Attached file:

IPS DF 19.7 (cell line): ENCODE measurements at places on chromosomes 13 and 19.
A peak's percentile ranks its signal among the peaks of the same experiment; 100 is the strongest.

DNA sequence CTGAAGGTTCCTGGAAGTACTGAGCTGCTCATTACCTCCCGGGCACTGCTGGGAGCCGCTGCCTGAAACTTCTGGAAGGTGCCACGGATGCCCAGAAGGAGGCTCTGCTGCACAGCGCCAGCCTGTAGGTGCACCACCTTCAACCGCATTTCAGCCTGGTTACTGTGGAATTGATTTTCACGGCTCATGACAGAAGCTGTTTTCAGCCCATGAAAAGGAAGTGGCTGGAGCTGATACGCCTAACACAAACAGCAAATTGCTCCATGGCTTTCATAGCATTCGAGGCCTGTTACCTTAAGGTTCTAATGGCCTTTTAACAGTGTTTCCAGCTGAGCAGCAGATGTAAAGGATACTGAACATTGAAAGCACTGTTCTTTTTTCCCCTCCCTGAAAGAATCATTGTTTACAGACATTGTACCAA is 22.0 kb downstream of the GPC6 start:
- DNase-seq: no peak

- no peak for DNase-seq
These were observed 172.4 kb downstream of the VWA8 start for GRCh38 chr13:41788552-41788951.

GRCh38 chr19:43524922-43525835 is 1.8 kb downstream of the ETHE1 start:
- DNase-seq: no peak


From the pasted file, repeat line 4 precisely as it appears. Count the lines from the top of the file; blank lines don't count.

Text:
- DNase-seq: no peak